Session Type: ACR Poster Session C
Session Time: 9:00AM-11:00AM
The temperomandibular joint (TMJ) is one of the most commonly affected joints in juvenile idiopathic arthritis (JIA) (up to 45% of cases). There is a discrepancy between clinical signs and presence of arthritis of the TMJ, which makes recognizing TMJ involvement and effective intervention difficult. Currently, combined radiographic and magnetic resonance (MR) imaging studies of the TMJ are necessary for a formal diagnosis. These approaches are time consuming, expensive, restricted to a clinical setting, and may not show involvement until the disease has sufficiently progressed. Thus, the high prevalence and difficulty in identifying the condition justifies the development of a novel approach for quantitatively and objectively diagnosing and monitoring diseases of the TMJ. The common finding of crepitus in an involved TMJ in patients with JIA inspired the current study. This common, but not well understood sign, led to our development of a novel, inexpensive wearable system for rapid measurement of the acoustic emissions produced during jaw movement. Here, we investigate the use of these sounds as a non-invasively measurable physiological biomarker of TMJ involvement in JIA.
We built a custom system using contact microphones inside a headset to unobtrusively capture the acoustic emissions generated by the articulation of the TMJ (Fig. 1 A, microphone circled in red). Internal friction between articulating structures of the TMJ during movement produce various frequencies of vibrations that can be detected on the surface of the skin above the joint. To determine the possibility of using these vibrations to classify and diagnose TMJ involvement 6 patients have so far been recruited. 2 of the patients have clinically-diagnosed JIA with TMJ involvement, and 4 served as healthy controls. We recorded the unique audio profile produced by each patient opening and closing their jaw at a rate of 1 cycle / 4 seconds. Several features of the joint sounds were then calculated and compared to determine if they could be used to potentially classify and diagnose the condition.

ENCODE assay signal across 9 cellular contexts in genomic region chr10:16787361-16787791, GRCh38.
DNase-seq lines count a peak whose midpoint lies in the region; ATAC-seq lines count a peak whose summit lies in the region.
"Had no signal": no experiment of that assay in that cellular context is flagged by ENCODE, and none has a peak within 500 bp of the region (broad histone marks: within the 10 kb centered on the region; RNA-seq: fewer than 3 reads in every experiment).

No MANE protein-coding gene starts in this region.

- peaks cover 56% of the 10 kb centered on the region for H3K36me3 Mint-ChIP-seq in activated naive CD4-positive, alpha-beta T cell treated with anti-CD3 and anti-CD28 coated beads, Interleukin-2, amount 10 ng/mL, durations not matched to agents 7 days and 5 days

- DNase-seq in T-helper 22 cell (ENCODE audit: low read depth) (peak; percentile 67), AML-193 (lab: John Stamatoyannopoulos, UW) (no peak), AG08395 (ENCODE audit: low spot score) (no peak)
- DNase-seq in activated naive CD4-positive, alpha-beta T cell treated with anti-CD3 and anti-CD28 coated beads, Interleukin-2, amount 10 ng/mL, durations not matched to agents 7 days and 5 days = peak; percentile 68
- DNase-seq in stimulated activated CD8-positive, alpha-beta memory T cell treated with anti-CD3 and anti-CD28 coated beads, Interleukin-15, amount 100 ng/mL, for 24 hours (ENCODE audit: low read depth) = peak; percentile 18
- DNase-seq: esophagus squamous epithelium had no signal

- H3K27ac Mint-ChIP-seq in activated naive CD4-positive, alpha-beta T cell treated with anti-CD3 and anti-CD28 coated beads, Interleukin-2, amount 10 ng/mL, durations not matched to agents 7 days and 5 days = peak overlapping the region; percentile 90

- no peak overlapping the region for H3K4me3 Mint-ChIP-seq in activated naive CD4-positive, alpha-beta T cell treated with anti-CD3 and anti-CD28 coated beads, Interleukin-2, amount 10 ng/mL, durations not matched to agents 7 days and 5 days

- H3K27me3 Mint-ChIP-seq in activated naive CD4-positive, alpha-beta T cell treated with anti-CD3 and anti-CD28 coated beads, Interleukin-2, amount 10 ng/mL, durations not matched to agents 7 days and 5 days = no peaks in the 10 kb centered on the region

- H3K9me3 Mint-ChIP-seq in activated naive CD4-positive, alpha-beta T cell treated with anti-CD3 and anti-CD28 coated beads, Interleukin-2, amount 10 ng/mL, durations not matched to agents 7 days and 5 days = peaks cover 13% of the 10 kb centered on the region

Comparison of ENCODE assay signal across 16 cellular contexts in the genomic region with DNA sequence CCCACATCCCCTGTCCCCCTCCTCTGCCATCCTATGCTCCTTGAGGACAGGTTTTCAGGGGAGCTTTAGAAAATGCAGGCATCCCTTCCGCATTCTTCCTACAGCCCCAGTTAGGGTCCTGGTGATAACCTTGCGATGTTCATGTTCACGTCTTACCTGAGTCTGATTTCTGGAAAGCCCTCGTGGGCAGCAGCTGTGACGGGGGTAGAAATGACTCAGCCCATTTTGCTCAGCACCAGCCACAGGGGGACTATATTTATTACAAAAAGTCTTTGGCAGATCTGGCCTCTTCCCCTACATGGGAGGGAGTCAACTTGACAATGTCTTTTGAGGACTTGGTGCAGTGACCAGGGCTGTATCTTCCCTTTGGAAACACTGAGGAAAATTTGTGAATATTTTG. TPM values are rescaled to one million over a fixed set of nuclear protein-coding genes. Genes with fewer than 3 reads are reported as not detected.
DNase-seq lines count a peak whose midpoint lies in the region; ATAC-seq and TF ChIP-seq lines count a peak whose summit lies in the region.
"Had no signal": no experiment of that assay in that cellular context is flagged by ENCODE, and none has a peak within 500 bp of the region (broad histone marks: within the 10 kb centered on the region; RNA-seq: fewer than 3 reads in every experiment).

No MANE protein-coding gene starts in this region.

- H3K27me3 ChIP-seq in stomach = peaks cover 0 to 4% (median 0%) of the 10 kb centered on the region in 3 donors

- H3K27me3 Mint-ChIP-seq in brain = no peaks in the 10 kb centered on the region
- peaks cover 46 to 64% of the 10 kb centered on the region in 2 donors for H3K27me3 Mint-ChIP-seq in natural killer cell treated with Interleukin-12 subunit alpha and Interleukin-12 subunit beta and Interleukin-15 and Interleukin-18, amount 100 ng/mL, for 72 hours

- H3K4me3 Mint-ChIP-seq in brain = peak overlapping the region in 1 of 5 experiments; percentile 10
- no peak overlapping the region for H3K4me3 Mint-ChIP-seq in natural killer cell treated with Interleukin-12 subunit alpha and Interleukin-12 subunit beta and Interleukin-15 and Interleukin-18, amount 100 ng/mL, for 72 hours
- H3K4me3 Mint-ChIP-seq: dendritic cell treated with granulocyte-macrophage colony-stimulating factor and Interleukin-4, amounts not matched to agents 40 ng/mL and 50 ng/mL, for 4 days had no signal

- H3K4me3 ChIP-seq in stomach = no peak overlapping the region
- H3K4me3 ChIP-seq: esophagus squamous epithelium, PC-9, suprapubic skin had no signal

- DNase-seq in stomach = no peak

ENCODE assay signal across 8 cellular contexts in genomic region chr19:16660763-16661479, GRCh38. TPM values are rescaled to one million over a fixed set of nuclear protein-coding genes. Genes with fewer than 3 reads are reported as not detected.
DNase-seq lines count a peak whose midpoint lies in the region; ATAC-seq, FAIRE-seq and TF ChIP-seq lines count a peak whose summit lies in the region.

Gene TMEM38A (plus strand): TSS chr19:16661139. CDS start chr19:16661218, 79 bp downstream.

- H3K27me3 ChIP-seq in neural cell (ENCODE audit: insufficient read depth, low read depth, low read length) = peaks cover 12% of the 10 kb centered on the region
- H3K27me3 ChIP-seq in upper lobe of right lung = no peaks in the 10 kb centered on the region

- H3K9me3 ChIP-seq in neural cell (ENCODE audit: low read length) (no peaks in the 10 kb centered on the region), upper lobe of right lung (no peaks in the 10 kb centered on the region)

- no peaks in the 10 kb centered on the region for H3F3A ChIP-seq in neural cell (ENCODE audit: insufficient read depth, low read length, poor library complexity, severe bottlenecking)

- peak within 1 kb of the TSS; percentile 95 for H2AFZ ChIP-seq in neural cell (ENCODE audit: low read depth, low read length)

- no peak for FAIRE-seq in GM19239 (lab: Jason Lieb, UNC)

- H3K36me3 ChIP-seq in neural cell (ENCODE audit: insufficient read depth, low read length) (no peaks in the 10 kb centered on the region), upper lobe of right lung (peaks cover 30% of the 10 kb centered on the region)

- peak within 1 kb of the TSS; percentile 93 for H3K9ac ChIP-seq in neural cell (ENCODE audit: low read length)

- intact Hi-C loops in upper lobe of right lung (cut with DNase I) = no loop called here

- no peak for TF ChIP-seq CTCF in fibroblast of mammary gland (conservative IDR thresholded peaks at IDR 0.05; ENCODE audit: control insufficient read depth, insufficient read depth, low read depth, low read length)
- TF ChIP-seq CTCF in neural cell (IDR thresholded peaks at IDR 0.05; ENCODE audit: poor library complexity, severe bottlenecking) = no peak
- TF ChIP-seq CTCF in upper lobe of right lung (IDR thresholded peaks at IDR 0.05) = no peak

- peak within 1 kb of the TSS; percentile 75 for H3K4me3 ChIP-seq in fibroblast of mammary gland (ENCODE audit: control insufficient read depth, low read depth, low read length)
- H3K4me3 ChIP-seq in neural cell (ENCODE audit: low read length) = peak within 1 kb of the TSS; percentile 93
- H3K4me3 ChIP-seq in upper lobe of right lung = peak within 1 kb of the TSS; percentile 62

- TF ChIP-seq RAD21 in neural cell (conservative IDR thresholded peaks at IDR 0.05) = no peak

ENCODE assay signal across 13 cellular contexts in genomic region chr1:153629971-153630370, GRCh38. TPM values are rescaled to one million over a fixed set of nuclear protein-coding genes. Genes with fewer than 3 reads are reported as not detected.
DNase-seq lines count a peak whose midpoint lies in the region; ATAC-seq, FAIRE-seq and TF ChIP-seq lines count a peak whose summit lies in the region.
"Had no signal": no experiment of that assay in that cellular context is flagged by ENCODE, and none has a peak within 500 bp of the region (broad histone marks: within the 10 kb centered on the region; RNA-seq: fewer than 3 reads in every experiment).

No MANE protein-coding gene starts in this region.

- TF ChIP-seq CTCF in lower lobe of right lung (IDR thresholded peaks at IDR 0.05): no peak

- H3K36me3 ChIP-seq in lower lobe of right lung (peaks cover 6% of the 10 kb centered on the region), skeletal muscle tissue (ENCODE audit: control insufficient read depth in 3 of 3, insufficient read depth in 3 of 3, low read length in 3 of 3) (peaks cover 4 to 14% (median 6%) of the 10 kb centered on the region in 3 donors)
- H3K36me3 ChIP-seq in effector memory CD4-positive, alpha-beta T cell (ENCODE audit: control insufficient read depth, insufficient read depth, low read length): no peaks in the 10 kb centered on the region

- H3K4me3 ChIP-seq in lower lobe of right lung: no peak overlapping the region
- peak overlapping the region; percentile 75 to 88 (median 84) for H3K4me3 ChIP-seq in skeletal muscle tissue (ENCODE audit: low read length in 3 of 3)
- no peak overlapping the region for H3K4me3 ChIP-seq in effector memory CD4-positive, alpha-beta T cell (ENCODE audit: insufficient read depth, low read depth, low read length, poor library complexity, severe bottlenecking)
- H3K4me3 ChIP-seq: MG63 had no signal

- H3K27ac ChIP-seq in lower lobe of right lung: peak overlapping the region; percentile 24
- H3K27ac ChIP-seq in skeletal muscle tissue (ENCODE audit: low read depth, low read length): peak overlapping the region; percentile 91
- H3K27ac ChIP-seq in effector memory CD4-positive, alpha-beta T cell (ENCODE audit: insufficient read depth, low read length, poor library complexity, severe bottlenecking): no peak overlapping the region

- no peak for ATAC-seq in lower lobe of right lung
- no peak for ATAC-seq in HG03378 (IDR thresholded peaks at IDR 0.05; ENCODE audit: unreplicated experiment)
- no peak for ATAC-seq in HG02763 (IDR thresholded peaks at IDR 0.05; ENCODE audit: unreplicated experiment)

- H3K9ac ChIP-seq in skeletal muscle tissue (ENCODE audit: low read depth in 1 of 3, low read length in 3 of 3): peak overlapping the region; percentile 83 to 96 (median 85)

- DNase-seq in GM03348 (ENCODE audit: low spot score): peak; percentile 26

The time-domain analysis of the signal shows large peaks and a chaotic signal from affected jaws, whereas the healthy jaw produces virtually no sounds with a flat signal (Fig. 1 B). Two of the signal features showing a large difference between the groups are presented (Fig. 1 C).
The signals recorded with our portable TMJ acoustic emission headset may serve as a novel and convenient way to differentiate between patients with affected and unaffected jaws. In this small sample, two signal features were different between patients with affected TMJs and those without. This promising preliminary finding warrants further study, recruitment, and development to determine if this measurement modality can one day serve as a means of screening patients for jaw conditions.
To cite this abstract in AMA style:Whittingslow D, Jeong HK, Gergely T, Ponder L, Prahalad S, Inan O, Abramowicz S. Acoustic Emissions Generated By the Temporomandibular Joint of Patients with Juvenile Idiopathic Arthritis and Their Implication on Patient Assessment and Screening: A Pilot Study [abstract]. Arthritis Rheumatol. 2018; 70 (suppl 10). https://acrabstracts.org/abstract/acoustic-emissions-generated-by-the-temporomandibular-joint-of-patients-with-juvenile-idiopathic-arthritis-and-their-implication-on-patient-assessment-and-screening-a-pilot-study/. Accessed April 8, 2020.
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ACR Meeting Abstracts - https://acrabstracts.org/abstract/acoustic-emissions-generated-by-the-temporomandibular-joint-of-patients-with-juvenile-idiopathic-arthritis-and-their-implication-on-patient-assessment-and-screening-a-pilot-study/